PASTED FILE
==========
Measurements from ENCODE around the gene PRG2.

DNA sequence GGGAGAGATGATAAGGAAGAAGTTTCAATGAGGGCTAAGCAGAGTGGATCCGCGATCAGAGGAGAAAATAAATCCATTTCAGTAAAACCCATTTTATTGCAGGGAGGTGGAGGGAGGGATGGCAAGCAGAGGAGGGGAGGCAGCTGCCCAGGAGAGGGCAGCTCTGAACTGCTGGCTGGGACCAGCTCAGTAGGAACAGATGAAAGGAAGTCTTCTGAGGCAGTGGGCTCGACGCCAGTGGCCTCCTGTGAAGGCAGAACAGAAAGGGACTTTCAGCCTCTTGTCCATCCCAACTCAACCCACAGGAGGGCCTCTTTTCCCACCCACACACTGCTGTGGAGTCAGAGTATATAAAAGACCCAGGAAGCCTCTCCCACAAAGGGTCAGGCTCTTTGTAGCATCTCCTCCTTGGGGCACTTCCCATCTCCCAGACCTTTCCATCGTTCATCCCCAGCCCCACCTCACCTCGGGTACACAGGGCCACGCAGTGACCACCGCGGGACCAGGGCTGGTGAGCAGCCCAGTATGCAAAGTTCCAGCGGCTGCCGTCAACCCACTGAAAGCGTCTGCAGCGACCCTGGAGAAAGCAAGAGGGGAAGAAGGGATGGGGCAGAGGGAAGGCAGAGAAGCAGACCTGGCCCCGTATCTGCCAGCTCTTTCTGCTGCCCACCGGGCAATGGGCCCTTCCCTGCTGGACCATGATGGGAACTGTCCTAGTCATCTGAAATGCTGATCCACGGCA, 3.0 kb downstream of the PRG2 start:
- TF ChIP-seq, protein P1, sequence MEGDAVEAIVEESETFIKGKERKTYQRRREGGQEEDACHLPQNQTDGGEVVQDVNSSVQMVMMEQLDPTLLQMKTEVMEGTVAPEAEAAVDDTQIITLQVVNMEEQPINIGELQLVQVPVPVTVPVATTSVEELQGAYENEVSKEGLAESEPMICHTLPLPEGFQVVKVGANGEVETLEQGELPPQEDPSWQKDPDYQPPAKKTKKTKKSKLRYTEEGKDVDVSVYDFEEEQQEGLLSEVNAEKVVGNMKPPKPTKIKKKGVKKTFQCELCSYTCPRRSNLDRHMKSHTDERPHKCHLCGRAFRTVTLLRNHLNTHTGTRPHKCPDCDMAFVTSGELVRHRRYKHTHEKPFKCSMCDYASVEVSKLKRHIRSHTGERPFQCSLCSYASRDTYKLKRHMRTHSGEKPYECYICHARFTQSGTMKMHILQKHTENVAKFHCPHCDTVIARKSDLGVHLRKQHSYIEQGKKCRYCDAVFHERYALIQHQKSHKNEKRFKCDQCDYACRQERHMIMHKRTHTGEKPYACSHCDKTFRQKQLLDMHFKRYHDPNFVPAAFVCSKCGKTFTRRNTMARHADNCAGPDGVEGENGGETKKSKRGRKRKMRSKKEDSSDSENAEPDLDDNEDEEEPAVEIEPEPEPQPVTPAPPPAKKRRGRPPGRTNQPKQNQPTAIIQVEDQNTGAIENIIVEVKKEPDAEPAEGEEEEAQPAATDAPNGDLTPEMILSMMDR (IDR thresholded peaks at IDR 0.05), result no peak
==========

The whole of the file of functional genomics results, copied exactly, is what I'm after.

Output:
Measurements from ENCODE around the gene PRG2.

DNA sequence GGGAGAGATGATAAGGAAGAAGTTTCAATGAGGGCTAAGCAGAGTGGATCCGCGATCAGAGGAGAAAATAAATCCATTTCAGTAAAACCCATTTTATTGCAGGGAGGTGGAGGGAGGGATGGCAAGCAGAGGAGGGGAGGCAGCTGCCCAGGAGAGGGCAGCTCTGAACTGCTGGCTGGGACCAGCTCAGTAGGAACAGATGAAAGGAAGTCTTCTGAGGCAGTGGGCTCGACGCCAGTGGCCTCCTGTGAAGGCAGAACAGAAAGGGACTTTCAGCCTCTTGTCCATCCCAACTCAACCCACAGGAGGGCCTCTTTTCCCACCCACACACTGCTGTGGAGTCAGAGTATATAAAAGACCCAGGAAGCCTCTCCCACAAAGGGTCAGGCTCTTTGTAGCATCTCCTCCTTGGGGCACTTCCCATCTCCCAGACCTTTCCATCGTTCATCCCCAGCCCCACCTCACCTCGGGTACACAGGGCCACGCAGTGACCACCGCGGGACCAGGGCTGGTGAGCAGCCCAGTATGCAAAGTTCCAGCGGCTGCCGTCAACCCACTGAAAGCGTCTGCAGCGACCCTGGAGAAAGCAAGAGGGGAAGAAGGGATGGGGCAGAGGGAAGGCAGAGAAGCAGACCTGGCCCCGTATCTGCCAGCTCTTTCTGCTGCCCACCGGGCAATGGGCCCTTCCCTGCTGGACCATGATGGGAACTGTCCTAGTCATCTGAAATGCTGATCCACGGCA, 3.0 kb downstream of the PRG2 start:
- TF ChIP-seq, protein P1, sequence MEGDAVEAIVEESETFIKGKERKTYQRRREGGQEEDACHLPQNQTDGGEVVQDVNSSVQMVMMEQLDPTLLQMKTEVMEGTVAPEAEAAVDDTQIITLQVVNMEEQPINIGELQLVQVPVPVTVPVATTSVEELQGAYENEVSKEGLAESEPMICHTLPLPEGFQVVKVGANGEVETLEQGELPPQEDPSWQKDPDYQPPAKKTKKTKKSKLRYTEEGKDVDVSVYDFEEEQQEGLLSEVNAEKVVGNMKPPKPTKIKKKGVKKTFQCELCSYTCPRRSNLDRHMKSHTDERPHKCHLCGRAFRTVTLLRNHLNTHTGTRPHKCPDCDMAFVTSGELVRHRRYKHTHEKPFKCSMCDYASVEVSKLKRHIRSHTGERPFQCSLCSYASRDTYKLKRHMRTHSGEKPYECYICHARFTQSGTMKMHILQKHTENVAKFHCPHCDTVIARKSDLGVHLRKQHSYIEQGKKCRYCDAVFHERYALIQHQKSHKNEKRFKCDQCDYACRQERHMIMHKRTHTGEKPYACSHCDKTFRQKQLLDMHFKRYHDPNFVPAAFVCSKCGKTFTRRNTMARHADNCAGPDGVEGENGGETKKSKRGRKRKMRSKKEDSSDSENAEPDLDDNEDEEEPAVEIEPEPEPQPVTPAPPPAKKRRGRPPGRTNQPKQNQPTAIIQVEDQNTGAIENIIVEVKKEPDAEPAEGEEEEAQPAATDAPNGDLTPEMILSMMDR (IDR thresholded peaks at IDR 0.05), result no peak